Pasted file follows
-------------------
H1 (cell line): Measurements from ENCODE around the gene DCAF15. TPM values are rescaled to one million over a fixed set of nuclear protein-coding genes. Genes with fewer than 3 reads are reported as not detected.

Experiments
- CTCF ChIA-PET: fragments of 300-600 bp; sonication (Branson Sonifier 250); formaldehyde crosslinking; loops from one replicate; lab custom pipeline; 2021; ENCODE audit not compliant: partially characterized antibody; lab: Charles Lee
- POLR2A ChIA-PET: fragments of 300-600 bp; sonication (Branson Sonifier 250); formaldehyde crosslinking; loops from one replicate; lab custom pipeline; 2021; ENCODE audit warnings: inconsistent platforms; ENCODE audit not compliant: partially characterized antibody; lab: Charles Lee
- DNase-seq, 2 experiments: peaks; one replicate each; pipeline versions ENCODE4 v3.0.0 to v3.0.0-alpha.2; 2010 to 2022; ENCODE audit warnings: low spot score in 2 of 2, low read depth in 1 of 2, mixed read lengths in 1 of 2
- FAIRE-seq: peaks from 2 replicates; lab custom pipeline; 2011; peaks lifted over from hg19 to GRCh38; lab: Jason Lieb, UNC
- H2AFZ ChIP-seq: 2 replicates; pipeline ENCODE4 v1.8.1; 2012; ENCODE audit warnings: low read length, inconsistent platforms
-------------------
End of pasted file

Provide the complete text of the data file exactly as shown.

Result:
H1 (cell line): Measurements from ENCODE around the gene DCAF15. TPM values are rescaled to one million over a fixed set of nuclear protein-coding genes. Genes with fewer than 3 reads are reported as not detected.

Experiments
- CTCF ChIA-PET: fragments of 300-600 bp; sonication (Branson Sonifier 250); formaldehyde crosslinking; loops from one replicate; lab custom pipeline; 2021; ENCODE audit not compliant: partially characterized antibody; lab: Charles Lee
- POLR2A ChIA-PET: fragments of 300-600 bp; sonication (Branson Sonifier 250); formaldehyde crosslinking; loops from one replicate; lab custom pipeline; 2021; ENCODE audit warnings: inconsistent platforms; ENCODE audit not compliant: partially characterized antibody; lab: Charles Lee
- DNase-seq, 2 experiments: peaks; one replicate each; pipeline versions ENCODE4 v3.0.0 to v3.0.0-alpha.2; 2010 to 2022; ENCODE audit warnings: low spot score in 2 of 2, low read depth in 1 of 2, mixed read lengths in 1 of 2
- FAIRE-seq: peaks from 2 replicates; lab custom pipeline; 2011; peaks lifted over from hg19 to GRCh38; lab: Jason Lieb, UNC
- H2AFZ ChIP-seq: 2 replicates; pipeline ENCODE4 v1.8.1; 2012; ENCODE audit warnings: low read length, inconsistent platforms